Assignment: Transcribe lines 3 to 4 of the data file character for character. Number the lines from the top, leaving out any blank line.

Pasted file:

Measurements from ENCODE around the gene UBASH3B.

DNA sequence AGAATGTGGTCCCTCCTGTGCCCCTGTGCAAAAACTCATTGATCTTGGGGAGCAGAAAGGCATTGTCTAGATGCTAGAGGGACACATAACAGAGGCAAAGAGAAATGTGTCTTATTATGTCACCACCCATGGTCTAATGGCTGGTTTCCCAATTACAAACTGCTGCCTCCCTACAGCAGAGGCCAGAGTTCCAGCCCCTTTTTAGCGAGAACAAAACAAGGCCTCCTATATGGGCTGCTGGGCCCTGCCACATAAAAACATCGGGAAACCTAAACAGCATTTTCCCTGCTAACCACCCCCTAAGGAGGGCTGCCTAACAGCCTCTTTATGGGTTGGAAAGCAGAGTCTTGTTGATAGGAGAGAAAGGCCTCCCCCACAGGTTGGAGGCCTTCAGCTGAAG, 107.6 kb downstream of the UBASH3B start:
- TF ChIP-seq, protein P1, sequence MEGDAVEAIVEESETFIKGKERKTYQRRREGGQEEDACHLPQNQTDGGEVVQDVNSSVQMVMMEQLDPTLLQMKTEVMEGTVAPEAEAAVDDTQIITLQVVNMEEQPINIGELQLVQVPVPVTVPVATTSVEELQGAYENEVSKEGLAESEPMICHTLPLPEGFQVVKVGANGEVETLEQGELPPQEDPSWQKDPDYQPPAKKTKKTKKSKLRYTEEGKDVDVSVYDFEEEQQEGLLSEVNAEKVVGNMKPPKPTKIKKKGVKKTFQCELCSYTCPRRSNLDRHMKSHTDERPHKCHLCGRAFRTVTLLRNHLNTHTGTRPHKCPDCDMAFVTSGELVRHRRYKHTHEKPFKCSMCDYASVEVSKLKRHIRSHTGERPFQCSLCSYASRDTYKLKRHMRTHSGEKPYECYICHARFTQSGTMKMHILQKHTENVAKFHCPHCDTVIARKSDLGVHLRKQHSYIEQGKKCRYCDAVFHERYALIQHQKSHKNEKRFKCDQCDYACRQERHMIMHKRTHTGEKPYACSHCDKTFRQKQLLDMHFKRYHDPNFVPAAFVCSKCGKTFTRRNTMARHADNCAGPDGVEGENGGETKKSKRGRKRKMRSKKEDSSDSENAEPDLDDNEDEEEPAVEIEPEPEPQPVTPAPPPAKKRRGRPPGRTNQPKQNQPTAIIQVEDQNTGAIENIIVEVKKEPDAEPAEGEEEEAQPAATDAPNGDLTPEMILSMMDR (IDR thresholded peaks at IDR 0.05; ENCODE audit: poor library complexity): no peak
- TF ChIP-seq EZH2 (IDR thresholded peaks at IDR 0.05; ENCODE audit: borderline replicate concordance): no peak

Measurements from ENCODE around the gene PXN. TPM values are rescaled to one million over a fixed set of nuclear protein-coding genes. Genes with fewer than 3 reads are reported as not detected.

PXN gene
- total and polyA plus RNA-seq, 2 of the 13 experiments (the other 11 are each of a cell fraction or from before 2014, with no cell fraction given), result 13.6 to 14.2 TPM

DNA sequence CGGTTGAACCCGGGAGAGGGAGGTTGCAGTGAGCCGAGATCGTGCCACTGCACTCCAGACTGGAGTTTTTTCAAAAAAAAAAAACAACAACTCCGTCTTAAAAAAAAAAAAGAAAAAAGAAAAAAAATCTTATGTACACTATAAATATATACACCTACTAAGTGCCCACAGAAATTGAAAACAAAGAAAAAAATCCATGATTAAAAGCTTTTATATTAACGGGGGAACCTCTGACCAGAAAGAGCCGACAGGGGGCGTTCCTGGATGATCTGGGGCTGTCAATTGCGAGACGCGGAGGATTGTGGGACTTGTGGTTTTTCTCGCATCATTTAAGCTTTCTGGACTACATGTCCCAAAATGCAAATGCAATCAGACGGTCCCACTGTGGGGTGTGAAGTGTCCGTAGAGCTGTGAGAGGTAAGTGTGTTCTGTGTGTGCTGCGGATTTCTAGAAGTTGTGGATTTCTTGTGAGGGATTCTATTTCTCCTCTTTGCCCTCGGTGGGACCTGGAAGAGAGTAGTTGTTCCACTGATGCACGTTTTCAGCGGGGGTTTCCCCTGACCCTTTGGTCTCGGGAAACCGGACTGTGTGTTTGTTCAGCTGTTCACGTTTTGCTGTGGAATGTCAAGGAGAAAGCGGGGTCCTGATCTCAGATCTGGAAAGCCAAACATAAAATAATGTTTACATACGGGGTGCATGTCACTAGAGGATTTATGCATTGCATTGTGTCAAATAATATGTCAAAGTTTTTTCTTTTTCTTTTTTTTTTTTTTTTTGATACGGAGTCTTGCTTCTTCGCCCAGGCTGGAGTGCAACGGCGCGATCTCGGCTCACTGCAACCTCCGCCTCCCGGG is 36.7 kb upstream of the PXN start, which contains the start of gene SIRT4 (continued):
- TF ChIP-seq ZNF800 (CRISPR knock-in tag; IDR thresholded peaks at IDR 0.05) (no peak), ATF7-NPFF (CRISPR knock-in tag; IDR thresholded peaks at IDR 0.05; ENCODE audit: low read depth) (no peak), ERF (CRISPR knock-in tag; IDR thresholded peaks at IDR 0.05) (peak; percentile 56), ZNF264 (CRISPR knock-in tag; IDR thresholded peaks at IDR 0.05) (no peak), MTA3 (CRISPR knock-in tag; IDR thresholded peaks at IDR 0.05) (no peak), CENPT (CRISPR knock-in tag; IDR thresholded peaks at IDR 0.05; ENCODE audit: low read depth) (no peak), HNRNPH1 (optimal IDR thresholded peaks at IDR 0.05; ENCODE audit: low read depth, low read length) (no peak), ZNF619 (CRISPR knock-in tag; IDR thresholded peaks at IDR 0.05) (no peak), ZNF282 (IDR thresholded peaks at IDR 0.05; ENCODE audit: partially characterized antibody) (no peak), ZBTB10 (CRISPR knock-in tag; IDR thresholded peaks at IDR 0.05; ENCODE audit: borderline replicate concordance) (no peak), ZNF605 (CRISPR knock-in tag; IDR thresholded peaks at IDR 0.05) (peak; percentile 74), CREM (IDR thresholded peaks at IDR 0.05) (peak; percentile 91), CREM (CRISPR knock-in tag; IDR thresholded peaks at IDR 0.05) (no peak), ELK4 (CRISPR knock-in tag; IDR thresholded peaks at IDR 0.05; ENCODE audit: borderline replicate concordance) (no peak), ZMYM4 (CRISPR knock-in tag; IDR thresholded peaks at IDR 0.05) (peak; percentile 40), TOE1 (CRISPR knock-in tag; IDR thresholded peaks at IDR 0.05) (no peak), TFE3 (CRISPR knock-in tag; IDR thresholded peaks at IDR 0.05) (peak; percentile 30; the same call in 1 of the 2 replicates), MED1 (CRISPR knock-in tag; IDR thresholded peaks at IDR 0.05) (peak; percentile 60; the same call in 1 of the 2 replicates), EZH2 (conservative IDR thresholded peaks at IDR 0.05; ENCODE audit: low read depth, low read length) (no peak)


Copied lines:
- TF ChIP-seq, protein P1, sequence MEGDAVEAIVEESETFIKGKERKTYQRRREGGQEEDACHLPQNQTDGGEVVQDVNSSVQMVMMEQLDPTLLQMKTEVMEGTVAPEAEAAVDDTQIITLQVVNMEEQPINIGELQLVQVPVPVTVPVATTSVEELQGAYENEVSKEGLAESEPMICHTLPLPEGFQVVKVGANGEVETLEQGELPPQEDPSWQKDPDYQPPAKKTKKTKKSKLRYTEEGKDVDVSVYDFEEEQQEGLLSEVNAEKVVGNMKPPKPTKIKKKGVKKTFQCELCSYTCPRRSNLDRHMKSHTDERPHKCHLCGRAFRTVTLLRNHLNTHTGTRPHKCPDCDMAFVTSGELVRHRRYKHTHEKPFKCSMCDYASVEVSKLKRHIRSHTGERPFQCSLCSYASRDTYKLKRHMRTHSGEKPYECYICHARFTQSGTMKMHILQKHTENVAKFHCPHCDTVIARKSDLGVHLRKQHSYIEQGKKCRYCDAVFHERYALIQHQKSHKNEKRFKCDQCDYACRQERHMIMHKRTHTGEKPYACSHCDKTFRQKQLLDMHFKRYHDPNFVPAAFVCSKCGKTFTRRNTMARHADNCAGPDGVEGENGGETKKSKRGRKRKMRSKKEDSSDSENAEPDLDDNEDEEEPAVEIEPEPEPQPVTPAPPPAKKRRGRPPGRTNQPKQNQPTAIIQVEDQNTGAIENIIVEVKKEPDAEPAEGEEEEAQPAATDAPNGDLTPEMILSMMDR (IDR thresholded peaks at IDR 0.05; ENCODE audit: poor library complexity): no peak
- TF ChIP-seq EZH2 (IDR thresholded peaks at IDR 0.05; ENCODE audit: borderline replicate concordance): no peak